July 21, 2009
More people with HIV//AIDS in Africa could be treated if routine laboratory testing to monitor the disease were dropped in favor of clinically driven monitoring, according to new research.
More than 6 million people in Africa need AIDS treatment, but just 2.2 million receive it. The cost savings of switching to clinically driven monitoring could boost the number of patients receiving treatment by one-third, said one physician.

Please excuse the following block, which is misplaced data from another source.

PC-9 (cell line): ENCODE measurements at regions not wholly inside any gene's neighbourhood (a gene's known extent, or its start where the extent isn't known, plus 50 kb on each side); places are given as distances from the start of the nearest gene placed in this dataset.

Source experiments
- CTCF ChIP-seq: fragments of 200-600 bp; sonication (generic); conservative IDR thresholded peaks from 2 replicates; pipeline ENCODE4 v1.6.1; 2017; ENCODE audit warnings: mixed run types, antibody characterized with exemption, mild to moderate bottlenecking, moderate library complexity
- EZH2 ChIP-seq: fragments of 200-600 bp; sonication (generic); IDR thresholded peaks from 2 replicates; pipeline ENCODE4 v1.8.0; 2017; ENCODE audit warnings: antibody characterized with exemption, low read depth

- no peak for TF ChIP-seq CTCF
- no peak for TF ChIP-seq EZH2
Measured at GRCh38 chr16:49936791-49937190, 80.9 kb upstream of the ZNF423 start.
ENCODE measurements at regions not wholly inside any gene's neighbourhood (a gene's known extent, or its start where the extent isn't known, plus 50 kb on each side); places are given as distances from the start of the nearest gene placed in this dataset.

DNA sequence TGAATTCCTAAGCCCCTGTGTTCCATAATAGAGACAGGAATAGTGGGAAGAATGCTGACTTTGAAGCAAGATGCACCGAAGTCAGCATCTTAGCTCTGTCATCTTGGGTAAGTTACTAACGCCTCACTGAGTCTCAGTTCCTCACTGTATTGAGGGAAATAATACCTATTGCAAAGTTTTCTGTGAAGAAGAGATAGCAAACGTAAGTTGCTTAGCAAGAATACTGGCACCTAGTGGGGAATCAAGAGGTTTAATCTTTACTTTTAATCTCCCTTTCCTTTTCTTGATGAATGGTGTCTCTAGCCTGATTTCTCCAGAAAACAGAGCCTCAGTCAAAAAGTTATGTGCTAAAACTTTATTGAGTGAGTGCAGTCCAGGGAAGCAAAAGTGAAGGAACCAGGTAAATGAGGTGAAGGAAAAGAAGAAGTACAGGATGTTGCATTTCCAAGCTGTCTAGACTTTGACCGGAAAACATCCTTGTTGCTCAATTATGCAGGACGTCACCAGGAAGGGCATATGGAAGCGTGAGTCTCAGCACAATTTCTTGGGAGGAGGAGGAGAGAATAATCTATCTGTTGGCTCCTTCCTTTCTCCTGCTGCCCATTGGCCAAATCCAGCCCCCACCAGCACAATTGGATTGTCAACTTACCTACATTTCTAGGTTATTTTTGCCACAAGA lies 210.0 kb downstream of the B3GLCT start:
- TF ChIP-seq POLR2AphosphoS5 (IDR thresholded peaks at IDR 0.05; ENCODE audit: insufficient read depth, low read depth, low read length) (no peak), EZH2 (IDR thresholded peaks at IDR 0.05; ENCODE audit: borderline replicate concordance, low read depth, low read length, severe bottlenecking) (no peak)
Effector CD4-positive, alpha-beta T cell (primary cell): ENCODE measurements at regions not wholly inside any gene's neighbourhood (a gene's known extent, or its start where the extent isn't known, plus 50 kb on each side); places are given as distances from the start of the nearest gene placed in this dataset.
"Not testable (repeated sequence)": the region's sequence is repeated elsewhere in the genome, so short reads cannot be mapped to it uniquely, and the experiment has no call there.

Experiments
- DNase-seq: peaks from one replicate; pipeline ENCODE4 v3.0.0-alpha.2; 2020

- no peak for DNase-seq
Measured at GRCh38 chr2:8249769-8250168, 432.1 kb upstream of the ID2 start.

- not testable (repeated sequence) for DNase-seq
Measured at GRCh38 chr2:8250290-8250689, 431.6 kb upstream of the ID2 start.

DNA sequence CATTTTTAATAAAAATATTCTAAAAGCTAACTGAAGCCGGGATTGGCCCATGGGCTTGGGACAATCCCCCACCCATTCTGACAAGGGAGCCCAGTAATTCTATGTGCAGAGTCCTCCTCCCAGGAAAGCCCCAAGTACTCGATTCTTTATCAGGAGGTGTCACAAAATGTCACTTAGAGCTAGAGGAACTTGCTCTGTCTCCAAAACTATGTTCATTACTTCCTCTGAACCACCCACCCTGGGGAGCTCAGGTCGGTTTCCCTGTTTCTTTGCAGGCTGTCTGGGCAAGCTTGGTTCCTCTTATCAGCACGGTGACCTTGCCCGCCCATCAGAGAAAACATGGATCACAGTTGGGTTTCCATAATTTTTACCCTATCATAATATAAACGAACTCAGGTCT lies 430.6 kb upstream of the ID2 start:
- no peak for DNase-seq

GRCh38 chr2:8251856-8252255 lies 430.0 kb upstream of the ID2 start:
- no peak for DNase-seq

The study, presented Tuesday at the 5th International AIDS Society Conference on HIV Pathogenesis, Treatment and Prevention in Cape Town, involved 3,316 HIV-positive patients in Uganda and Zimbabwe. The patients were put into treatment and randomly assigned to either laboratory and clinical monitoring (LCM) or clinically driven monitoring (CDM). After five years, 90 percent of patients who underwent treatment and LCM were still alive, compared to 87 percent who received treatment without quarterly hematology, toxicity, and CD4 testing.
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